"For men who are mighty and tall,
they falter and tremble
We shall possess the LAND
For Strong and Faithful is our GOD
For strong and faithful is our God."
The two books of Samuel from which most of the First Readings of the pastmonth were taken contains such a dramatic human interest story. It beginswith the story of two wives (married to one man as this was allowed in theOld Testament times); and tells how jealous one was of the other because theformer was barren; how that woman who finally conceived offered her son toGod in return; how that son, Samuel, was called clearly and repeatedly byGod; how Samuel met Saul, God's anointed but reluctant king; how Saul lostGod's anointing as he took matters into his own hands and disobeyed God; howDavid triumphantly slew Goliath; how Jonathan bargained with his father Saulfor David's life; how God anointed David as king of Israel; and how Davidbecame such a great and passionate king.
Today, however, we read about David's fall. Today he became more MAN thanking. 2 Samuel 11 tells of David having relations with beautiful Bathshebawho happened to be married to Uriah the Hittite; and how David eventuallycaused the death of Uriah. Such sin, arrogance, weakness and selfishnessfrom the mighty King David!
Every time we sing the song Strong and Faithful (by Bo Sanchez), I think of David as one ofthe "men who are mighty and strong" but who faltered and trembled. I havebeen reflecting on this for some time now and I've realized that none of ushuman beings are spared from temptation. Therefore, we should not expectanyone, not even a great king, to be that strong. We should not expectanyone to be perfect - especially in the areas of resisting temptation andsin.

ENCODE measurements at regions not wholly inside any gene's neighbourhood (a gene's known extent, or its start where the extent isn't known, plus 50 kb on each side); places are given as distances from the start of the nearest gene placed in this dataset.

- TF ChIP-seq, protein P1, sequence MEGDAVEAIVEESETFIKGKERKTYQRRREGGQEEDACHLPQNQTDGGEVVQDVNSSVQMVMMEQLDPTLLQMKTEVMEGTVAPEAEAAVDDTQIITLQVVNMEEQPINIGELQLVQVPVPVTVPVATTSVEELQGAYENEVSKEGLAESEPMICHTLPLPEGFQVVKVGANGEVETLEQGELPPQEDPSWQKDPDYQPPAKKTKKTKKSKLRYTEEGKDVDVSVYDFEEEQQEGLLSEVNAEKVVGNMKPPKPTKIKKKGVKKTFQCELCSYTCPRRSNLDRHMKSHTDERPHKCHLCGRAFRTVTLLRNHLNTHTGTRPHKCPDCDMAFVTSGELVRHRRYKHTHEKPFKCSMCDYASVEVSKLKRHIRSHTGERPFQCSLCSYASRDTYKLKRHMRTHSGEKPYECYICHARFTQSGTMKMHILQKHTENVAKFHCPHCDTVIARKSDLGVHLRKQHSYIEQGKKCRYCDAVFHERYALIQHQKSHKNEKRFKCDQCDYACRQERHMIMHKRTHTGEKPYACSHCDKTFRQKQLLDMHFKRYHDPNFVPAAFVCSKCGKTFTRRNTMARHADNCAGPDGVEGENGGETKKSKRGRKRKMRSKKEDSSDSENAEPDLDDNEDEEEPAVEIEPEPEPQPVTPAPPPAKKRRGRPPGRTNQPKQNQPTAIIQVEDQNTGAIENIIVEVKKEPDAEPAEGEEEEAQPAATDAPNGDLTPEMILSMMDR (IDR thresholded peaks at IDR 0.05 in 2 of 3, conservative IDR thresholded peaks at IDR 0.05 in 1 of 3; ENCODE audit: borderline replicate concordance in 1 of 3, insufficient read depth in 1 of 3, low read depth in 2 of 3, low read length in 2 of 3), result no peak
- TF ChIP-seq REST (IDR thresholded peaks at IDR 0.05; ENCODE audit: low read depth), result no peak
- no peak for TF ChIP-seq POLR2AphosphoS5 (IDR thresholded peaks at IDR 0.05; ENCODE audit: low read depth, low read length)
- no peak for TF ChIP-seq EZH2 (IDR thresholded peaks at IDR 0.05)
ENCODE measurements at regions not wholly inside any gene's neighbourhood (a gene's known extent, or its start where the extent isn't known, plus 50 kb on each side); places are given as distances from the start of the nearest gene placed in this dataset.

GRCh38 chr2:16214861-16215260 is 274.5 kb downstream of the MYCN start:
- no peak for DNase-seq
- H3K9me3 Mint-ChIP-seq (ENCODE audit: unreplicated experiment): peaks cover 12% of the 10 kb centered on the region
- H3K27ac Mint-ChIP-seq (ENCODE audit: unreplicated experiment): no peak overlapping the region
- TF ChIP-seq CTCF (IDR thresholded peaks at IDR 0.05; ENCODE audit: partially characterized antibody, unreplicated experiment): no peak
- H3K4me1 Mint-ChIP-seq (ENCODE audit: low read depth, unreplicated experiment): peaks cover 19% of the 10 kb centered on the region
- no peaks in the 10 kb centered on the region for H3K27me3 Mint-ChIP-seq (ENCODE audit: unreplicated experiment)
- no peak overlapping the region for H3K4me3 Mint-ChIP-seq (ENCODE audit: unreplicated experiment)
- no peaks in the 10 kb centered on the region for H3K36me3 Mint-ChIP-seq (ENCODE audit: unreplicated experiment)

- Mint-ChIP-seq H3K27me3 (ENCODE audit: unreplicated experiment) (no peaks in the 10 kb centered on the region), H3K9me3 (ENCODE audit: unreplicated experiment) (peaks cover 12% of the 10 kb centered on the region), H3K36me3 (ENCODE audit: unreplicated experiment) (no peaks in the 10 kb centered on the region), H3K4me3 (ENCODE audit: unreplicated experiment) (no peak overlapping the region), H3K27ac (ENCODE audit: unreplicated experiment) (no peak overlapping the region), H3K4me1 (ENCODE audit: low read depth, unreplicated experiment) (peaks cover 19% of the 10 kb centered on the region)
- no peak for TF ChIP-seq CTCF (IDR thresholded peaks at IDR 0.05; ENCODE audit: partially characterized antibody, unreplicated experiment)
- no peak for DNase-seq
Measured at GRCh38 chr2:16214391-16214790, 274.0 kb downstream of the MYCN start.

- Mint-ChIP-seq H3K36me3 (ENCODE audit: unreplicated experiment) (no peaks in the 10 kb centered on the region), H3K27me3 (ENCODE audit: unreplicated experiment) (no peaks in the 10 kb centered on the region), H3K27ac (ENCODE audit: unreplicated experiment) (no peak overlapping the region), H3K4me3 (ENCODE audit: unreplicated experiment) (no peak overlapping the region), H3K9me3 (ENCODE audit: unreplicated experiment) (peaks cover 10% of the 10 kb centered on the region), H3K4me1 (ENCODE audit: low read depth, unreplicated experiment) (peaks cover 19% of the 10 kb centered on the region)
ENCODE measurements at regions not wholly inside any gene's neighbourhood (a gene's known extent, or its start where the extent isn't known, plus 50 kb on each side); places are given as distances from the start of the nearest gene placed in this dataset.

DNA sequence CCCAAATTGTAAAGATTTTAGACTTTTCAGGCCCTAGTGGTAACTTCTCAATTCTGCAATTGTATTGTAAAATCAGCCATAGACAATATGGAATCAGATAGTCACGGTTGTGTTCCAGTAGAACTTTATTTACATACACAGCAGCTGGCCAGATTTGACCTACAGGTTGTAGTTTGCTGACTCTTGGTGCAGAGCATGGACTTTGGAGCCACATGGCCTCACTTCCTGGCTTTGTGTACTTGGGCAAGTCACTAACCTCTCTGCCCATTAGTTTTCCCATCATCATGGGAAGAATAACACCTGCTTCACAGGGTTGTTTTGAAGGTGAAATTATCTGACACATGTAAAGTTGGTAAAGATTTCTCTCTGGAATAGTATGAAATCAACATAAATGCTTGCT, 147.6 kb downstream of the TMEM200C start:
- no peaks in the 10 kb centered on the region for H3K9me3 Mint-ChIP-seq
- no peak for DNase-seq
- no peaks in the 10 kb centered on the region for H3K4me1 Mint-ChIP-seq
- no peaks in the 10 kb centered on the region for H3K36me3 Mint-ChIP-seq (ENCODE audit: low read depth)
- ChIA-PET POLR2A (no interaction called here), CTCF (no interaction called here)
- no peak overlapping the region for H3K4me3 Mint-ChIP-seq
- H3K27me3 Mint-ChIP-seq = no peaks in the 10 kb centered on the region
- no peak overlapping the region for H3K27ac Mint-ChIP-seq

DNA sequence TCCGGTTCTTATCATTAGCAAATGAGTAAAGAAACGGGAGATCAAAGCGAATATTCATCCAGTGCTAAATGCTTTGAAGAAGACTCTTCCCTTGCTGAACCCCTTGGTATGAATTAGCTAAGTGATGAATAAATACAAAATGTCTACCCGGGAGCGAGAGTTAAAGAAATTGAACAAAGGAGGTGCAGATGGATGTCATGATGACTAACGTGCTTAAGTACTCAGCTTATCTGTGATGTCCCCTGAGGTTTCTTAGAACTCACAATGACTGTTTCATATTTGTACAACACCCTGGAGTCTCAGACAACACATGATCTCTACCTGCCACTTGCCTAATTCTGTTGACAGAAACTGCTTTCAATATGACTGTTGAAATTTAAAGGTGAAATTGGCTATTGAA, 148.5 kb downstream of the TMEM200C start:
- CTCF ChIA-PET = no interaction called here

In the Church and even in community, we have leaders to whom we look up to.Because of the way our leaders speak about God and live their lives in sucha holy manner, we sometimes tend to expect them to be perfect. We expectthat they should not commit mistakes, disappoint us, or sin against God.And so when we see our leaders "falter and tremble", sometimes we lose faithin the Church and/or in the community. We give up because of ourdisappointment.
The problem is, we should not have expected our leaders to be perfectly holyand blameless -- in this world -- in the first place. Just because oneperson has a particular weakness does not render void all his good works andall his selfless service, right? I hear many Catholics refusing to"practice their faith" because they are disappointed in the Church. Theytend to forget that it is a Church of God run by men. Men who have inherentweaknesses, who have the capacity to give in to things "of the flesh", asSt. Paul himself put it. I have seen brothers and sisters who disappearfrom community because somebody has let them down.
I just pray for some understanding for leaders everywhere. It is not easyfor them to be living in an aquarium. Although they often succeed in beinggood witnesses, they are as likely as we are to commit sin. Let us not betoo hard on anyone just because he is Christian leader. A Christian walkingthis earth is not yet a saint and not yet made perfect, as this can only beachieved after his/her reunion with Christ. Let us love our leaders -everything about them. Let us forgive our leaders if they have hurt ordisappointed us in any way. But our leaders are NOT the Church. Our humanleaders are not community.
There is Someone strong and faithful who is Shepherding us all. One trueKing. The One we should look up to and emulate. Our leaders, like us, aretrying their best to follow Jesus, too. Let us increase our capacity tounderstand the seeming failures of our leaders. Let us forgive them, let uslove them. If only Love were the rule rather than the exception, what abeautiful world this would be!